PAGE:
To make the video flashier, I faded in the beginning and faded out the end so that the picture gradually appeared and disappeared. To individualize the video, I added a transparent version of the racing event's logo to the lower right-hand corner of the screen. Stream Anywhere lets you place a watermark on your video and gives you full control over the size, opacity, and location of the image. I could have added a title to the video but thought that the logo was less intrusive.
Next, I decided to test the audio equalization to make sure viewers could hear the cockpit conversation over the noise of the high-performance car. I selected the Audio tab and tweaked the audio controls to my satisfaction. Then, I selected the Video tab and slightly brightened the image so that the video was clearer.
After I went through the editing process once, I felt confident that editing future videos would take only a few minutes. The controls you use to edit, enhance, and add items to the video are clear-cut; the complex part of the process is deciding where and what you want to add or cut. A longer video will take more time, but the product's ease of use is high, regardless of the video length.
Creating Streaming Media
Now that I was satisfied with my video, I needed to render the video in RealPlayer G2- and Windows Media Player-compatible files. None of my editing was necessary to create these files; you can take a professionally prepared AVI file and use Stream Anywhere merely to create the RealMedia and Windows Media files.
From the File menu, I selected Save as Streaming Media and received the Save as Streaming Media dialog box, which Screen 2 shows. Then, I selected the destination directory for the media files and configured the bit rate that I wanted to encode the RealMedia and Windows Media files at. I selected multibit-rate formats for both the .rm and .asf files because a streaming media server will serve a multibit-rate file to a viewer at the appropriate connection speed. The multibit rate for the Windows Media format that Screen 2 shows lets a server provide a file at 28.8Kbps or 56Kbps for dial-up connections and at 112Kbps or faster for ISDN, Digital Subscriber Line (DSL), and T1 connections. Because Windows Media files when encoded at a single bit rate can use HTTP (without a streaming media server) to stream, I also chose to encode the Windows Media files in single 28.8Kbps and 56Kbps bit-rate formats. After I selected OK, Stream Anywhere created the files. Whether I used the low-bandwidth single format or the high-bandwidth multiformat, encoding the file took only a few minutes. Although I created file versions as small as 800KB, the multibit-rate .rm file was about 12MB and the multibit-rate .asf file was about 6MB.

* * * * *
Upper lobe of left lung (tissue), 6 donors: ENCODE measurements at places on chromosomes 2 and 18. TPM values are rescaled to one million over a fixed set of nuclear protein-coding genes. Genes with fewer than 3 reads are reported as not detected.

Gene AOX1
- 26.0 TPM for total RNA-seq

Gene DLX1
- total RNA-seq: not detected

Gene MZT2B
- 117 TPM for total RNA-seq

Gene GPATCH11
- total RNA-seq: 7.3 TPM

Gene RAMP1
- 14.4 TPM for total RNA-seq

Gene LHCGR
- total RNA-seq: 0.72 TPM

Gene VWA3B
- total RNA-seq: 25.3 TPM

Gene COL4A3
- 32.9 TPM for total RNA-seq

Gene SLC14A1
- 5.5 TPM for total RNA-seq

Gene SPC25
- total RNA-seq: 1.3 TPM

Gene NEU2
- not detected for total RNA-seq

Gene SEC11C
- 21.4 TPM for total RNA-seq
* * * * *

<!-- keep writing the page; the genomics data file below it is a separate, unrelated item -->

After I encoded the streaming media, I selected the Create a Webpage option on the File menu and used the software to quickly create a Web page that held my content. Next, I edited the page to add links to my other Web pages and to my site graphics. The page-creation tool lets you offer the video, embed the player controls on the page, and launch the video as a separate application. Other options give users about 15 Web page templates that they can use to display their streaming video presentation.
For $179 to $199, Stream Anywhere is an indispensable tool for Web masters who need to create streaming media content in both RealMedia and Windows Media formats. Using the software doesn't require any special knowledge of video editing or streaming-media creation. The product would have been perfect if the video capture had worked. (At press time, I hadn't received a call back from the vendor.) I still have to give Stream Anywhere an outright recommendation because of the product's reasonable price and ease of use.
Contact: Sonic Foundry * 800-577-6642 or 608-256-3133
Price: $199 packaged; $179 as a download
Pros: Creates RealMedia and Windows Media files simultaneously; doesn't require extra tools; is easy to use
Cons: Video capture feature didn't work